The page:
The Fresh Loaf

News & Information for Amateur Bakers and Artisan Bread Enthusiasts

Potato sourdough starter

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sweetiepea's picture
sweetiepea

Potato sourdough starter

Hello, all. This is my first time here at this site. I've had a starter made from potato flakes, sugar and water for years and have used the recipe my husband's aunt gave me to go along with it.  I wanted to find other recipes I could use, but I've noticed that most starters are flour based instead of potato.  Can I use my type of starter with any sourdough recipe?  Thanks for the advice!

RonRay's picture
RonRay

I made a test starter from water, sugar, and potato flakes - originally from Jeff's aunt. Just wondered if it was the same Jeff?

breadsong's picture
breadsong

Hello, I am not sure if you can swap potato for sourdough starter, but I am aware of an article in Fine Cooking magazine (#2 Apr/May 1994) entitled "Conquering San Francisco Sourdough" that discusses using both types of starter. I am attempting to paraphrase the details here, in case you or other readers are interested in this method.


The author (Phil Van Kirk) writes the sourdough starter has its best rising ability right after it's been fed, and as it sits, loses its rising ability but develops a more sour flavor. The author found that using both types of starter worked to his advantage: good rise and good flavor - the robust potato starter contributed a good rise, made a light loaf with a dandy brown crust and a spectacularly moist and chewy texture.  The sourdough starter contributed the flavor and tang.


The author feeds his potato starter every two weeks with boiled Idaho potatoes, sugar and water, put through the blender, to the consistency and sweetness of a milkshake. The potato starter often doubles in volume while it eats, and stays active and bubbly for 24 hours. When it stops bubbling, he puts is back in the fridge. (The author says he seldom makes bread within 24 hours of feeding his starters; he waits two or three days until the starters settle down so the dough will rise slowly overnight or while he's at work.)


I'm going to try converting some of my sourdough starter into potato starter by  feeding my sourdough starter with the potato puree as he instructs, instead of my usual flour/water feed. If anyone has any tips/success stories on creating a potato starter from scratch, I'd love to hear!


His bread formula is: "I mix together 6 cups of unbleached bread flour, 2 cups sourdough starter, 1 cup potato starter, 2 Tablespoons olive oil, 3 Tablespoons nonfat dry milk, 1 Tablespoon of salt, and knead; let rise rise until it's 2.5 times its original size (8-12 hours, depending on ambient temperature and starter activity); degas, divide in half and shape; let rise 4-6 hours or retard for a longer, slower rise; preheat stone 45 minutes 500F; five minutes before baking, turn temperature down to 425F, preheat a pan for making steam, slash loaves, load oven and steam; bake until crust is very dark, about 50 minutes to an hour."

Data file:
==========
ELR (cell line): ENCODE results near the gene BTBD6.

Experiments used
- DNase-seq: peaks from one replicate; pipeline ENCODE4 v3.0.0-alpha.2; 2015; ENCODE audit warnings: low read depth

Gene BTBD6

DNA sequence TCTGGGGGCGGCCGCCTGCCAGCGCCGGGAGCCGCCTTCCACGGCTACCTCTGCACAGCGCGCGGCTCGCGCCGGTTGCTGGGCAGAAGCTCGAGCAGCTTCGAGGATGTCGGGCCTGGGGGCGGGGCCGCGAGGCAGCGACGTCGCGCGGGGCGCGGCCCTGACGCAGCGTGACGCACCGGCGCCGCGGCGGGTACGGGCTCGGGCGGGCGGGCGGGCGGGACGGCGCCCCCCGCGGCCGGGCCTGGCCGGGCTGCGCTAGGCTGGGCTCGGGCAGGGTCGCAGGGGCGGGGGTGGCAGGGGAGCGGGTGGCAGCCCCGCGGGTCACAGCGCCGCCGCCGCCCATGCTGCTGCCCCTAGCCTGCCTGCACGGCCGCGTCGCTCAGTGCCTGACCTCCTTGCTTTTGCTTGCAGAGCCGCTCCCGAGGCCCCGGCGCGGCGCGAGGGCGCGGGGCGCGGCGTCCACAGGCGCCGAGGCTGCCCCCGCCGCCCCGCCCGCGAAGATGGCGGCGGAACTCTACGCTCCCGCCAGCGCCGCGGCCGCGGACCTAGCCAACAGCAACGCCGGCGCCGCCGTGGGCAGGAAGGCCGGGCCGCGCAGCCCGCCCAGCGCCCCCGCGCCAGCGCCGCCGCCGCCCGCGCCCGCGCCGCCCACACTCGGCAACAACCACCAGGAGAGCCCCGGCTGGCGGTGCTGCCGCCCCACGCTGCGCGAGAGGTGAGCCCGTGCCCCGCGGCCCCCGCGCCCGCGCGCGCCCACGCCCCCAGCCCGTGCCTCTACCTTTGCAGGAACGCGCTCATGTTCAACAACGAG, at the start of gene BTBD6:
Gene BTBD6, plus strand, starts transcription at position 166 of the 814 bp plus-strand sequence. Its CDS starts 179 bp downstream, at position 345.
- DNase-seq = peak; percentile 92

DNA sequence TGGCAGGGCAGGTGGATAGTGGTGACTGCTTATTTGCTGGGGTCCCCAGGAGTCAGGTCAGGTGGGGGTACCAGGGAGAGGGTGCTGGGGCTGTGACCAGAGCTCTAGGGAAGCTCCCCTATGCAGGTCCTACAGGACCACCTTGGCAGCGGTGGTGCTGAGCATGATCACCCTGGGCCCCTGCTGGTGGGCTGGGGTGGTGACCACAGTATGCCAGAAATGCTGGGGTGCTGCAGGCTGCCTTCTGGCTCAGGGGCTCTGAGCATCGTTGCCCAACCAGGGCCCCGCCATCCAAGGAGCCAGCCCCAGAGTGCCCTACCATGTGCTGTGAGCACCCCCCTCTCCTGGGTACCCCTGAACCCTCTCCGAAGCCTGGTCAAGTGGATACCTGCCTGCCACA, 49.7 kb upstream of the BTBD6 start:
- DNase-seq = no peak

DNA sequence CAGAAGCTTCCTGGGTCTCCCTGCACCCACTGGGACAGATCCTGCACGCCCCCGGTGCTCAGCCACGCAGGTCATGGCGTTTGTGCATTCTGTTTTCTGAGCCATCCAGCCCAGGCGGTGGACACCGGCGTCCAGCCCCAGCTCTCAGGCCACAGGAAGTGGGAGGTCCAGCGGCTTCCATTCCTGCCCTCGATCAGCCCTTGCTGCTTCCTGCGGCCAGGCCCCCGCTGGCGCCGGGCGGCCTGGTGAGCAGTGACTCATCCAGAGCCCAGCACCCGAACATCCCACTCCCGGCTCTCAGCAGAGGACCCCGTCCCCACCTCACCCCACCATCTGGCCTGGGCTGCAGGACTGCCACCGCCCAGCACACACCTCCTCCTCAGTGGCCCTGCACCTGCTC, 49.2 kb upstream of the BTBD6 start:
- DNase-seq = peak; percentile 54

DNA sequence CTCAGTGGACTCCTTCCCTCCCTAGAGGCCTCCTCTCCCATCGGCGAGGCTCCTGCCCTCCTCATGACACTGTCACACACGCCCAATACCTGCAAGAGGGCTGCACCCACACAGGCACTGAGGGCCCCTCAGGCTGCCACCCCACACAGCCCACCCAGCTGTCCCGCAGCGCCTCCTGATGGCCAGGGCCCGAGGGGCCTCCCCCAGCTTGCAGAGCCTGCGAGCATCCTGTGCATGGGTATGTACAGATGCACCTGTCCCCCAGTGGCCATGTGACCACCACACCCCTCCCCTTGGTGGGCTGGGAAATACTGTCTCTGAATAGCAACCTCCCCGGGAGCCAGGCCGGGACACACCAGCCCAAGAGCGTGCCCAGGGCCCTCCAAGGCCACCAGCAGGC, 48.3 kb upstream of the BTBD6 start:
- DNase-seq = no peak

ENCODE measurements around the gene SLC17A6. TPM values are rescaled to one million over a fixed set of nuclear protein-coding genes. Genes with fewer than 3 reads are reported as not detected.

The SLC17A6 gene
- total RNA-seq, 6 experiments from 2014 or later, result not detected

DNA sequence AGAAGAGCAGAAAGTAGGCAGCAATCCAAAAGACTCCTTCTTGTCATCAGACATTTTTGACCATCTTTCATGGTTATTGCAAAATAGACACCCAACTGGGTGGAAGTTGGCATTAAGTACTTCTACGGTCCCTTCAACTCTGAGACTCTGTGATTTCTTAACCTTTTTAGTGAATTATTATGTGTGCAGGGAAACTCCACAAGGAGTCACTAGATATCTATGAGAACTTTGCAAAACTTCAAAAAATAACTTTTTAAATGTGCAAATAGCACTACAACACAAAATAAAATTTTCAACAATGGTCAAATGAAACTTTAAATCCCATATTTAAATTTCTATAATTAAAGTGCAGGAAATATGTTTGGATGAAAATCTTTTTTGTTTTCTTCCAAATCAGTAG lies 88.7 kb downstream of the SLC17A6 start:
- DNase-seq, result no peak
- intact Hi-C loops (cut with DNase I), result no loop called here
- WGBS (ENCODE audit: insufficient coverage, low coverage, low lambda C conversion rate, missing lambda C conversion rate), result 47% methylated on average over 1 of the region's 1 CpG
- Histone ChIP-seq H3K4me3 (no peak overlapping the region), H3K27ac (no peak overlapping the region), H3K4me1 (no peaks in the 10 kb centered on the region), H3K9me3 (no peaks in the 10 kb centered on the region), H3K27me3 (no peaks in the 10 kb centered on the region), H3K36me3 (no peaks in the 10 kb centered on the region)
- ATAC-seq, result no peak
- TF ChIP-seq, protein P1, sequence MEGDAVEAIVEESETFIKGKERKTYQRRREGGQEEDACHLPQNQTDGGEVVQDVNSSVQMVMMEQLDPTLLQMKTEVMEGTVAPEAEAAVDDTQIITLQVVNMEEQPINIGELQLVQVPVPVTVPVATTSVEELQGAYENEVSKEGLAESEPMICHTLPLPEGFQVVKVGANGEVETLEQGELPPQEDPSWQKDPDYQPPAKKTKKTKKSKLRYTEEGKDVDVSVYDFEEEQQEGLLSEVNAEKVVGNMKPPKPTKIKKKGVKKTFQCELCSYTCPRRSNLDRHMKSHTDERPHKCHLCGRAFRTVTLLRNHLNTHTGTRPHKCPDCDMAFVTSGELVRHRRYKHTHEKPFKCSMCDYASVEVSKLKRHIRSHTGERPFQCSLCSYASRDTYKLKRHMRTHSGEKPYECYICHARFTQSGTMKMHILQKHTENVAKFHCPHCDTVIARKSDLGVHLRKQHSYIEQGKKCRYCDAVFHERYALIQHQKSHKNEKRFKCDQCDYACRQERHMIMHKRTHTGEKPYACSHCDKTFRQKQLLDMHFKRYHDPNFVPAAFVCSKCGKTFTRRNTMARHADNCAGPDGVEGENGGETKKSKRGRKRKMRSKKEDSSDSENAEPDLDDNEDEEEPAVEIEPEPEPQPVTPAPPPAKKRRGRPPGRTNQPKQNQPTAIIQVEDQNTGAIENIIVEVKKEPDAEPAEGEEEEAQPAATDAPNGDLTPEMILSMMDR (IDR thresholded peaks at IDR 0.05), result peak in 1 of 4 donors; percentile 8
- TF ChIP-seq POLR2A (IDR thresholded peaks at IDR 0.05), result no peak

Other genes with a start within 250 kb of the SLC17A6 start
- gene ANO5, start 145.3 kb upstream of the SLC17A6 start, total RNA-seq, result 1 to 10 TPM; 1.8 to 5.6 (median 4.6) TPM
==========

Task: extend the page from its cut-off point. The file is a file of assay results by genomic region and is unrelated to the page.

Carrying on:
Thank you for your post - it was a good reminder to me to dust off this article and give this method a try!  Regards, breadsong


 


 


 


 

Ian Brooksbank's picture
Ian Brooksbank

I live in a small Scottish town, where Campbell's the local family run bakery has been in operation from the same site since 1830.  I bought a "polish sourdough loaf" from them last week just to try it, and when I asked about how it was made I was told that they used a potato starter.  I was a bit sceptical about this, so I was interested to read this post, especially as Perthshire is big potato growing country!


I would be interested to see instructions on how to make a potato starter from scratch, and to know if it can be used on its own, and whether there are any real advantages, or difference in how the loaf tastes.  I must confess that the loaf we had last week had no obvious sign that it had potatoes involved in its baking.


Regards


 


Ian

RonRay's picture
RonRay

There is a series of videos on YouTube, by "Jeff" on making a potato starter and on baking his bread made with it. I tested starting the culture and it worked without any difficulties. I have not yet tested it in a bread, my flour based cultures have been more than enough to keep me occupied lately.


I may be wrong, but I believe that at least some of the commercial "fast rise" yeast had their start from yeast found on the skin of Irish potatoes.


At any rate, here are two links to the referenced YouTube videos:


Potato Starter:   http://www.youtube.com/watch?v=XkZ-q6P-ioA


Sourdough Bread from Potato Starter: http://www.youtube.com/watch?v=DnXZCuQoeio


Also, yesterday, a posting here on TFL sounded as if sweetiepea may be the wife of "Jeff" that made those videos, that posting was  "Submitted by sweetiepea on August 15, 2010 - 11:04pm
Potato sourdough starter"


There was a lot of sugar in the patoto starter, and in general, I personally try to minimise any added sugar in my breads.


Ron

breadsong's picture
breadsong

Hello Ron, thanks for posting the videos. Regards, breadsong

RonRay's picture
RonRay

I hope they were of use to you.  (ºuº)



Ron